I obviously have an interest in witches and magic. I’ve been exploring spiritual shops and tarot readings lately. I wrote a young adult fantasy novel where the protagonists are witches (The Travelers). And I’m now delving into the world of Harry Potter for the first time. Fun side note, when my book was going through the editing stages, one editor circled a paragraph and said “this reads too much like Harry Potter.” I could only laugh because I’d never read any Harry Potter books at the time so I didn’t know how to make it not read like Harry Potter.
All of this witch exploration got me thinking about female witches in popular culture. When did this love of all things witchy really take hold? How far back does it go? Before the spicy spell-casting scarlet-haired Willow and the brilliant, bold wand-yielding Hermione, who were the witches that paved the way for them?
Here are some of my favorites that I found in my search for the pioneers of magical history.
Freyja, Norse Goddess (1,000 BCE): Goddess of love, beauty, fertility, magic, war and death. Freyja was the most famous of the vǫlur (shamans) known for war-mongering and causing screams of anguish, blood and death. She sounds like a blast to hang out with at parties.
- Circe, The Odyssey (8th Century BC): Circe is often attributed with embodying the first true witch. In the Odyssey, she lures Odysseus away from his quest into her forest, drugs all his men and turns them into pigs. She was kind of a bad ass.
- Medea of Greek Mythology (3rd Century BC): Sticking with the Greeks because, wow, they really liked the magic, Medea was Circe’s niece and granddaughter of the sun god. However, most famously, she was wife to Jason (of Argonauts fame). In that story she’s abandoned by the feckless Jason and decides to enact some pretty terrible witchy revenge. Jeez, when do we get to the stories of nice witches?
- Carman, Celtic Mythology (c. 5th Century AD): Carman was a warrior and sorceress from Athens who tried to invade Ireland in the days of the Tuatha Dé Danann, along with her three sons, Dub (“black”), Dother (“evil”) and Dian (“violence”). She used her magical powers to destroy all the fruit of Ireland. She’s generally known as the Celtic goddess of evil magic. (So, she’s also not big with the love and hugs.)
- Baba Yaga, Slavic folklore (c. 1755): This witch-like character often appears as a ferocious-looking woman who flies around on a giant mortar and pestle while she kidnaps and threatens to eat small children. She apparently also lives in a house that walks around on giant chicken feet. (Um…OK.)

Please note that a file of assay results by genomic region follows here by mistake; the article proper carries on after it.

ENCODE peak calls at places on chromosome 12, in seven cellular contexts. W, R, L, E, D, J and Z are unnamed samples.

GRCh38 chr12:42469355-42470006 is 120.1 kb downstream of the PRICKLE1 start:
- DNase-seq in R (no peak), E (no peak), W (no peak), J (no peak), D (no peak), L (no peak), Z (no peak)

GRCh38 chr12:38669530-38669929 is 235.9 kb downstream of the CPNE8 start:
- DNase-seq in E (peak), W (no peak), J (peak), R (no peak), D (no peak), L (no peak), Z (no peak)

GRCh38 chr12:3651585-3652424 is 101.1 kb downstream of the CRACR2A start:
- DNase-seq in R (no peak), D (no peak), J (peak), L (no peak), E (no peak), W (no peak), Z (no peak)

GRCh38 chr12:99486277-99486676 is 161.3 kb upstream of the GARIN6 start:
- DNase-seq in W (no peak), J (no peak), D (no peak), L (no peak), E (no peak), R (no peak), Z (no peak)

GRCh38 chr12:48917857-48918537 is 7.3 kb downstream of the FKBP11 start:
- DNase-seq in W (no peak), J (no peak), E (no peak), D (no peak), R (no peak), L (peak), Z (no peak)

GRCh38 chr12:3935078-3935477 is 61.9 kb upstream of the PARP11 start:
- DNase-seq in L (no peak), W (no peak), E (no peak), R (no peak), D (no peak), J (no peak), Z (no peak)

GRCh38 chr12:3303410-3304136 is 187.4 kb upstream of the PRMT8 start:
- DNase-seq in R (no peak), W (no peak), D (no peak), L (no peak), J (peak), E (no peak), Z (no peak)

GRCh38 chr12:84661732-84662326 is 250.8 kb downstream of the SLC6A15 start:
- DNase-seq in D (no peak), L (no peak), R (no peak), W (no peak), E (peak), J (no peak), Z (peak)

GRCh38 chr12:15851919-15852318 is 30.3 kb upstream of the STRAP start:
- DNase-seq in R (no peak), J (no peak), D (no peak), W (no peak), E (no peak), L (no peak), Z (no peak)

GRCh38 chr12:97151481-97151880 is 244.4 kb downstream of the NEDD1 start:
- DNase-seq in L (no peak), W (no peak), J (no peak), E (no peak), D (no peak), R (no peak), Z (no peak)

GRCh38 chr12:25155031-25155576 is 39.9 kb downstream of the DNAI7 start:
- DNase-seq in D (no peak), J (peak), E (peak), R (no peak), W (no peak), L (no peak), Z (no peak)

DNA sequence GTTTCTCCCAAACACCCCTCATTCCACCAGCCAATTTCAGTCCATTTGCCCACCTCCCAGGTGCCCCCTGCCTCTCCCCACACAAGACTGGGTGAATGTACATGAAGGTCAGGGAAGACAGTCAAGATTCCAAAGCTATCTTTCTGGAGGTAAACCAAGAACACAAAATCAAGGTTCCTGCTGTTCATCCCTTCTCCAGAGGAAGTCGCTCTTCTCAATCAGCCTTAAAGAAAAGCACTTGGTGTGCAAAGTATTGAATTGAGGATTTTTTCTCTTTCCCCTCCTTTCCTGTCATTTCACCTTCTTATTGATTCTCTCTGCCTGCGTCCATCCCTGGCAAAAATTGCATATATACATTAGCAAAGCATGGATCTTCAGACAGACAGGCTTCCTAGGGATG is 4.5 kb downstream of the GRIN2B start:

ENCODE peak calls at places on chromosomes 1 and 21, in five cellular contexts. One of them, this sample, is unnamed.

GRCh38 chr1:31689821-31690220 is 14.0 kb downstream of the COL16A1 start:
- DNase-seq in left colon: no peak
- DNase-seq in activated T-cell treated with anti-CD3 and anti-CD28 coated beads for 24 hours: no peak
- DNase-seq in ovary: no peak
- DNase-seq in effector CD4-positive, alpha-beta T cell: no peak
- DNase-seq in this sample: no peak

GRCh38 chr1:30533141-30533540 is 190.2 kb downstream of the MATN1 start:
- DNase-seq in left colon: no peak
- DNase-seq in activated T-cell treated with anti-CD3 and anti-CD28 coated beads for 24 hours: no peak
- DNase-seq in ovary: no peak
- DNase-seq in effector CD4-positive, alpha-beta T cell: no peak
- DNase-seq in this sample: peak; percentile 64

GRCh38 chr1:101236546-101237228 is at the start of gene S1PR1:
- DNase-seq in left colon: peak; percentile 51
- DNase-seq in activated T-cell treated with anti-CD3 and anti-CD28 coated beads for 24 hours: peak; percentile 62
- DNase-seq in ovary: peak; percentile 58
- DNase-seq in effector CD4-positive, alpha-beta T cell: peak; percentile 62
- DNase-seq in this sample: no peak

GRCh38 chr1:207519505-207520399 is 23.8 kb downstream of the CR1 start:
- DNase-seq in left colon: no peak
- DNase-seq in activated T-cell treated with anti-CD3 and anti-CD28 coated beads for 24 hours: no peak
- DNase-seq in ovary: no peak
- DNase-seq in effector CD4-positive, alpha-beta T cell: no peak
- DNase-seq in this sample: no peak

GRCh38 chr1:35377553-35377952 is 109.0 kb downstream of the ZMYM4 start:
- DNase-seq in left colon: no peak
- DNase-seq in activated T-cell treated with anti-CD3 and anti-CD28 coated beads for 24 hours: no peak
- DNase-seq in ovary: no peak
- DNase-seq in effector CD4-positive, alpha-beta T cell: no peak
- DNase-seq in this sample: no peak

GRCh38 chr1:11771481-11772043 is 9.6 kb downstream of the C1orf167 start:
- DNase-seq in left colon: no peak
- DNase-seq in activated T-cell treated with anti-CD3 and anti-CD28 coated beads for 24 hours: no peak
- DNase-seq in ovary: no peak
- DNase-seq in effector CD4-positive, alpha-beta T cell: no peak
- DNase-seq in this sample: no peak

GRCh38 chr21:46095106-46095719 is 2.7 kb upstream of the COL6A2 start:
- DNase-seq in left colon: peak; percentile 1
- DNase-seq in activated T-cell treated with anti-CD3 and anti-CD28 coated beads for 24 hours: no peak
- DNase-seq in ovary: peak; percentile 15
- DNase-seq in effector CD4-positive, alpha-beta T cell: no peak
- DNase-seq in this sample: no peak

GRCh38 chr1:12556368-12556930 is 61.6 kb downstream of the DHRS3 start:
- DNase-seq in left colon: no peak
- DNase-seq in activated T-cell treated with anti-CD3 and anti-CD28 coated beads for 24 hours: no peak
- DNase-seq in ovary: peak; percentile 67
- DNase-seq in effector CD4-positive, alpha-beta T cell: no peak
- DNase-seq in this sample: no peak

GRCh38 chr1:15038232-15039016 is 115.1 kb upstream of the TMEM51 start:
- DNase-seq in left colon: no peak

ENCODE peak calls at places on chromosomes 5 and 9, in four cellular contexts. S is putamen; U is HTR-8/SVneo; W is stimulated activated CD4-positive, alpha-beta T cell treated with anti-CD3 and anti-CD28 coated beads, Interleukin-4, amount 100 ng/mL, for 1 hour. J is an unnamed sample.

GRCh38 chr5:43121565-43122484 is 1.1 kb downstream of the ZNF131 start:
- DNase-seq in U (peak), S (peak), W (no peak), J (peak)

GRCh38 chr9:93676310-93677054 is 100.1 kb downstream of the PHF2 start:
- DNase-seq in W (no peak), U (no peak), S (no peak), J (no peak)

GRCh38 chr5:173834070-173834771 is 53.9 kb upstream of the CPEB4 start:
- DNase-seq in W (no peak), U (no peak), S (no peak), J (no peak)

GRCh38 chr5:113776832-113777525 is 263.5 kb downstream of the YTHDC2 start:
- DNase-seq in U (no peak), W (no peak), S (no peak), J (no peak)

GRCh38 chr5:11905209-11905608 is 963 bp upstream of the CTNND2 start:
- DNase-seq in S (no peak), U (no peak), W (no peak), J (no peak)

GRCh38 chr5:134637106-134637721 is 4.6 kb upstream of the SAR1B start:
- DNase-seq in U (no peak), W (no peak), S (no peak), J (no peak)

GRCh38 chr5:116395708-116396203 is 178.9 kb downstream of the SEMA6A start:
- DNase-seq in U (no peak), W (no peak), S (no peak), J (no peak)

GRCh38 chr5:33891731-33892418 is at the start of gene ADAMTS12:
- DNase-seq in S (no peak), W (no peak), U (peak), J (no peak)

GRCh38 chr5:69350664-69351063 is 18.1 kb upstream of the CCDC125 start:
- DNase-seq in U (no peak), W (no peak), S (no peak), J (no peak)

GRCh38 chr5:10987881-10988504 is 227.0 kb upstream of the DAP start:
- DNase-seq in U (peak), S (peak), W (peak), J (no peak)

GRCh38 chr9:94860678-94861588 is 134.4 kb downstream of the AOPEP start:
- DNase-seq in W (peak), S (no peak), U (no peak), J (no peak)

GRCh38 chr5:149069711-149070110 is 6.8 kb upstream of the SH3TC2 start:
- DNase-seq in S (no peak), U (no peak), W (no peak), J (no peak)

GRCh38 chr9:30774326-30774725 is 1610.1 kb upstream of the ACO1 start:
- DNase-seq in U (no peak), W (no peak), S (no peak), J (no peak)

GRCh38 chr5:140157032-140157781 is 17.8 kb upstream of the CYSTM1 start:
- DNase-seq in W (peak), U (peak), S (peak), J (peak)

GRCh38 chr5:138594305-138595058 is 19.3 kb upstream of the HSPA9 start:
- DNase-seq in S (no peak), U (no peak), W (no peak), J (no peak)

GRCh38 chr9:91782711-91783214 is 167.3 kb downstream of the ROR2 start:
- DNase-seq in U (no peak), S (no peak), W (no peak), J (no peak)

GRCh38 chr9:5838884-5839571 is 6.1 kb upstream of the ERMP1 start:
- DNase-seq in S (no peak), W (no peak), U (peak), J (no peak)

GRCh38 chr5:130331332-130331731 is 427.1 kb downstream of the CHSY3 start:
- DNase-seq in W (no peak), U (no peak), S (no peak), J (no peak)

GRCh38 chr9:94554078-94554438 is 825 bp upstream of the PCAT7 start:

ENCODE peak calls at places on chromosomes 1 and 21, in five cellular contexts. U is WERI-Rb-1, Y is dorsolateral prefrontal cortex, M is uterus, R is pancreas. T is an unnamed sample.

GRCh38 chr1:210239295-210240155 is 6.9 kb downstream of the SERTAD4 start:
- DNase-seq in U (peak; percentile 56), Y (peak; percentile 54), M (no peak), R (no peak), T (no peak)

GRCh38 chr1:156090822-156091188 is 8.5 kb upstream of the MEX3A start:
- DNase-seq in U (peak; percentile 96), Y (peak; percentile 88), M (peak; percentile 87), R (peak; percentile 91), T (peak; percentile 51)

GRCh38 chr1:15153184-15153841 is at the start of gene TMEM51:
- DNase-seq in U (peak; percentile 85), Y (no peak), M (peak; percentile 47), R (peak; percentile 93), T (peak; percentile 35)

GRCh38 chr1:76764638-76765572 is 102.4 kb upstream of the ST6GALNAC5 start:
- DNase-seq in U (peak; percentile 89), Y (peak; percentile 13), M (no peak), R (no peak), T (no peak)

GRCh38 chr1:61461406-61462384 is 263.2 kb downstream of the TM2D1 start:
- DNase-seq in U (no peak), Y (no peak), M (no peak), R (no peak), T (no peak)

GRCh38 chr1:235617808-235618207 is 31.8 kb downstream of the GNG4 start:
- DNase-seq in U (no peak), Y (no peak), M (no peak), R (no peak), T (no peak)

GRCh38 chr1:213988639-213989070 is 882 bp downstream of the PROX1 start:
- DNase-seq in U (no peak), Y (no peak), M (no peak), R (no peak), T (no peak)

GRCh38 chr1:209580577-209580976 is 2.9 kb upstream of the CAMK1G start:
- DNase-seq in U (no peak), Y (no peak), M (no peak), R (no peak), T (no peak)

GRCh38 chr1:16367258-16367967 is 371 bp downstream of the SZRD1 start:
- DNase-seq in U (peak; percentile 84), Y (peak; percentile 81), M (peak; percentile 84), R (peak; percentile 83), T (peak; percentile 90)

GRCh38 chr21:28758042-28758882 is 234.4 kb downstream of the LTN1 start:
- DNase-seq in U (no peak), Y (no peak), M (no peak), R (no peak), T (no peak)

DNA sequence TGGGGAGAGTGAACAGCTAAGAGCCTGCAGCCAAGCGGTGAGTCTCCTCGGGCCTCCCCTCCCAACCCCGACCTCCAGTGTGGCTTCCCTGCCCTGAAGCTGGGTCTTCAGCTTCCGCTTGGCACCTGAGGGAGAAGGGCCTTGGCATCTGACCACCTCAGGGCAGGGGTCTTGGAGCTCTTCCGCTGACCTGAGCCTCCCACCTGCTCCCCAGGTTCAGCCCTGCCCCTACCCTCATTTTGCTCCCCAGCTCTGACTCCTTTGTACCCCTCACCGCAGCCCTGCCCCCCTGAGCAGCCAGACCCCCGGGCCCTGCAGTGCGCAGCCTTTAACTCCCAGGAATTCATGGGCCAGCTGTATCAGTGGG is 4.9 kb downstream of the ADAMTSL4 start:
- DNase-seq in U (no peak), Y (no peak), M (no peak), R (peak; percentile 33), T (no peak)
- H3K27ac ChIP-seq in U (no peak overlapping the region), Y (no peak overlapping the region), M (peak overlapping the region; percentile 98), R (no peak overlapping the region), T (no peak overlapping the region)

- Evil Queen in Snow White (1812): Disney has no shortage of witches in their cartoon fairy tale creations, but the Evil Queen’s witchy notoriety goes far beyond kid movies. She’s a Brother’s Grimm original and has been re-imagined and retold in countless novels, graphic novels, movies and TV shows. (Also have to give a shout out to the witch in Hansel and Gretel.)
- Three Witches Shakespeare’s Macbeth (born c. 1603–1607): No, they weren’t the protagonists. But, these witches knew how to brew a cauldron and predict some toil and trouble. And they weren’t 100% evil, thank goodness. Now we’re getting somewhere.
- Morgan LeFay of King Arthur’s legends (c. 1150): The powerful witch is difficult to describe succinctly. Her shape (mermaid, witch, crone, fairy, etc) and motives are fluid from story to story. Sometimes she’s good, sometimes she’s not. Let’s just say she was complicated and refused to be categorized. (This one is more like my kind of girl, mysterious and crafty.)
- Wizard of Oz (book published 1900): Good witches of the North and South (yay, good witches, finally!), bad witches of the east and west (boo), the Wizard of Oz certainly helped to put witches on the “map.” It was made into an iconic movie and two award-winning Broadway musicals (The Wiz, Wicked), and many other remakes and re-imaginations.
- Samantha Stephens from Betwitched (first aired 1964): Alright, she seems a little out of place on this list maybe. But, maybe not. We’re talking about pioneering witches and this nose twitching house-wife might be the first truly funny good witch. She paved the way for the quirky, sweet, sometimes goofy Wiccan woman in TV and movies today. (You’re welcome Sabrina the Teenage witch, Charmed Sisters, and other modern-day quirky witches.)